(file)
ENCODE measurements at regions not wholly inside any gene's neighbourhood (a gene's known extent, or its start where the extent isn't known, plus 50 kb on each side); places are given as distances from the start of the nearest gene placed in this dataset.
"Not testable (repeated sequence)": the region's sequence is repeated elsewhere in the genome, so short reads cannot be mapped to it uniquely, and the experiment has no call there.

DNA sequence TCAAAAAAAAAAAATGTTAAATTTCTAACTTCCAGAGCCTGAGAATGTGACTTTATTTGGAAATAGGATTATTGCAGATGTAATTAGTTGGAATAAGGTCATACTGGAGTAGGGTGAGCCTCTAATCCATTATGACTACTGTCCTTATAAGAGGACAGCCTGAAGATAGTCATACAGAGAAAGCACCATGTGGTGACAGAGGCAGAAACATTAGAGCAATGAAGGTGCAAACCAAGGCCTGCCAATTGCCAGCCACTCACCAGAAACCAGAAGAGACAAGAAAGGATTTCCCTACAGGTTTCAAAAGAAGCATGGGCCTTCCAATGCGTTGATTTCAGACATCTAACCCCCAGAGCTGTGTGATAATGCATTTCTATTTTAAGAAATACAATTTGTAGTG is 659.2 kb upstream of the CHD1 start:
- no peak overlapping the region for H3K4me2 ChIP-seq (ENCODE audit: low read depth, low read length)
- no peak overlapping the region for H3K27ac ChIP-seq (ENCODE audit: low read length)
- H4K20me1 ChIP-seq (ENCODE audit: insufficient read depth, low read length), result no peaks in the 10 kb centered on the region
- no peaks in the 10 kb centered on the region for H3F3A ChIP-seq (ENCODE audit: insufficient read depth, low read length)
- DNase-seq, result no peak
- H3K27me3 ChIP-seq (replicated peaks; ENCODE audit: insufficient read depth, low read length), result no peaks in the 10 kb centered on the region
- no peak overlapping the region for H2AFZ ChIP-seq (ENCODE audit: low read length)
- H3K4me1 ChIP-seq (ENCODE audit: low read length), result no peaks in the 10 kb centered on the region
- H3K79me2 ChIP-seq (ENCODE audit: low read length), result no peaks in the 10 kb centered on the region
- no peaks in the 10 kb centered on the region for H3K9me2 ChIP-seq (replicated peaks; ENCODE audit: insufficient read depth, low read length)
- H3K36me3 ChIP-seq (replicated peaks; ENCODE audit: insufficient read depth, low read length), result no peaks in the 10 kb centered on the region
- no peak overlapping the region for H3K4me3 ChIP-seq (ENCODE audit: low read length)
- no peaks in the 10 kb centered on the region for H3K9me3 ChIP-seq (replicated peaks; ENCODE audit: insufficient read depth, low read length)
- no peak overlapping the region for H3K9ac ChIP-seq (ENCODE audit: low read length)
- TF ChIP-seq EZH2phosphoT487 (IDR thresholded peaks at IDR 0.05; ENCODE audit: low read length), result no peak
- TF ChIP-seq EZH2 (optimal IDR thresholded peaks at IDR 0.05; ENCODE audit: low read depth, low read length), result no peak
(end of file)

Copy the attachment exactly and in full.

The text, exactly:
ENCODE measurements at regions not wholly inside any gene's neighbourhood (a gene's known extent, or its start where the extent isn't known, plus 50 kb on each side); places are given as distances from the start of the nearest gene placed in this dataset.
"Not testable (repeated sequence)": the region's sequence is repeated elsewhere in the genome, so short reads cannot be mapped to it uniquely, and the experiment has no call there.

DNA sequence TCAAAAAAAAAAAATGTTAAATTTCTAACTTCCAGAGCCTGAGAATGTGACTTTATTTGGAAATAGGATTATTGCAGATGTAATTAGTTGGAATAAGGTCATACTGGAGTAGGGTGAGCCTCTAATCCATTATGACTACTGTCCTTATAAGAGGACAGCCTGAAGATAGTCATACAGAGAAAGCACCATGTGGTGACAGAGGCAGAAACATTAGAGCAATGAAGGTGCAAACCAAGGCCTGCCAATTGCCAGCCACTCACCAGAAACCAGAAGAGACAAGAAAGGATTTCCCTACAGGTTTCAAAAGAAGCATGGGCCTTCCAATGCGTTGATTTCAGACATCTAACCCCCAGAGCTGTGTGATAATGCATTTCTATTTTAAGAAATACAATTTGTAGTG is 659.2 kb upstream of the CHD1 start:
- no peak overlapping the region for H3K4me2 ChIP-seq (ENCODE audit: low read depth, low read length)
- no peak overlapping the region for H3K27ac ChIP-seq (ENCODE audit: low read length)
- H4K20me1 ChIP-seq (ENCODE audit: insufficient read depth, low read length), result no peaks in the 10 kb centered on the region
- no peaks in the 10 kb centered on the region for H3F3A ChIP-seq (ENCODE audit: insufficient read depth, low read length)
- DNase-seq, result no peak
- H3K27me3 ChIP-seq (replicated peaks; ENCODE audit: insufficient read depth, low read length), result no peaks in the 10 kb centered on the region
- no peak overlapping the region for H2AFZ ChIP-seq (ENCODE audit: low read length)
- H3K4me1 ChIP-seq (ENCODE audit: low read length), result no peaks in the 10 kb centered on the region
- H3K79me2 ChIP-seq (ENCODE audit: low read length), result no peaks in the 10 kb centered on the region
- no peaks in the 10 kb centered on the region for H3K9me2 ChIP-seq (replicated peaks; ENCODE audit: insufficient read depth, low read length)
- H3K36me3 ChIP-seq (replicated peaks; ENCODE audit: insufficient read depth, low read length), result no peaks in the 10 kb centered on the region
- no peak overlapping the region for H3K4me3 ChIP-seq (ENCODE audit: low read length)
- no peaks in the 10 kb centered on the region for H3K9me3 ChIP-seq (replicated peaks; ENCODE audit: insufficient read depth, low read length)
- no peak overlapping the region for H3K9ac ChIP-seq (ENCODE audit: low read length)
- TF ChIP-seq EZH2phosphoT487 (IDR thresholded peaks at IDR 0.05; ENCODE audit: low read length), result no peak
- TF ChIP-seq EZH2 (optimal IDR thresholded peaks at IDR 0.05; ENCODE audit: low read depth, low read length), result no peak